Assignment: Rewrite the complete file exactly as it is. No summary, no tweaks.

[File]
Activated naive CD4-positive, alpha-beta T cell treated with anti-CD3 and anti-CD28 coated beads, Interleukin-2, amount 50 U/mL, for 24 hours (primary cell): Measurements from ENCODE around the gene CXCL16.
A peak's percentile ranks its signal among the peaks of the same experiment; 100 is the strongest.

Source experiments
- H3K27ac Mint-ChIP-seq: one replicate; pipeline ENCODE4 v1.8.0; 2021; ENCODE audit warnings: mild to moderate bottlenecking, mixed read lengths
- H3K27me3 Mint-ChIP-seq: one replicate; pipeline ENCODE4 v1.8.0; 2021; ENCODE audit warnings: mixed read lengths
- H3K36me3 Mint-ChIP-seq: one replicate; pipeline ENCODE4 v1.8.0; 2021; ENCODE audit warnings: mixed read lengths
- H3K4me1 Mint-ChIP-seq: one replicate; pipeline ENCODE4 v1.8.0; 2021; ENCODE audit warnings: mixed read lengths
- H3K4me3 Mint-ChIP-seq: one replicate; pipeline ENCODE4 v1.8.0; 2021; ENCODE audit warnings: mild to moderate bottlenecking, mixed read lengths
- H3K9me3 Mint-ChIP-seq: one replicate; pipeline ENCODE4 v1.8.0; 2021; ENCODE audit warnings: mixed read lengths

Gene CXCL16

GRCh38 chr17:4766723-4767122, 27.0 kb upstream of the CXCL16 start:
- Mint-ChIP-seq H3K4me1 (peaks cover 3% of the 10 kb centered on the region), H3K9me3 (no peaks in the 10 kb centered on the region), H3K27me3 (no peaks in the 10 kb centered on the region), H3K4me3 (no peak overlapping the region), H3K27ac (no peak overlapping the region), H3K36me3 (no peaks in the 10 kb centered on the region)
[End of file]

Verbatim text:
Activated naive CD4-positive, alpha-beta T cell treated with anti-CD3 and anti-CD28 coated beads, Interleukin-2, amount 50 U/mL, for 24 hours (primary cell): Measurements from ENCODE around the gene CXCL16.
A peak's percentile ranks its signal among the peaks of the same experiment; 100 is the strongest.

Source experiments
- H3K27ac Mint-ChIP-seq: one replicate; pipeline ENCODE4 v1.8.0; 2021; ENCODE audit warnings: mild to moderate bottlenecking, mixed read lengths
- H3K27me3 Mint-ChIP-seq: one replicate; pipeline ENCODE4 v1.8.0; 2021; ENCODE audit warnings: mixed read lengths
- H3K36me3 Mint-ChIP-seq: one replicate; pipeline ENCODE4 v1.8.0; 2021; ENCODE audit warnings: mixed read lengths
- H3K4me1 Mint-ChIP-seq: one replicate; pipeline ENCODE4 v1.8.0; 2021; ENCODE audit warnings: mixed read lengths
- H3K4me3 Mint-ChIP-seq: one replicate; pipeline ENCODE4 v1.8.0; 2021; ENCODE audit warnings: mild to moderate bottlenecking, mixed read lengths
- H3K9me3 Mint-ChIP-seq: one replicate; pipeline ENCODE4 v1.8.0; 2021; ENCODE audit warnings: mixed read lengths

Gene CXCL16

GRCh38 chr17:4766723-4767122, 27.0 kb upstream of the CXCL16 start:
- Mint-ChIP-seq H3K4me1 (peaks cover 3% of the 10 kb centered on the region), H3K9me3 (no peaks in the 10 kb centered on the region), H3K27me3 (no peaks in the 10 kb centered on the region), H3K4me3 (no peak overlapping the region), H3K27ac (no peak overlapping the region), H3K36me3 (no peaks in the 10 kb centered on the region)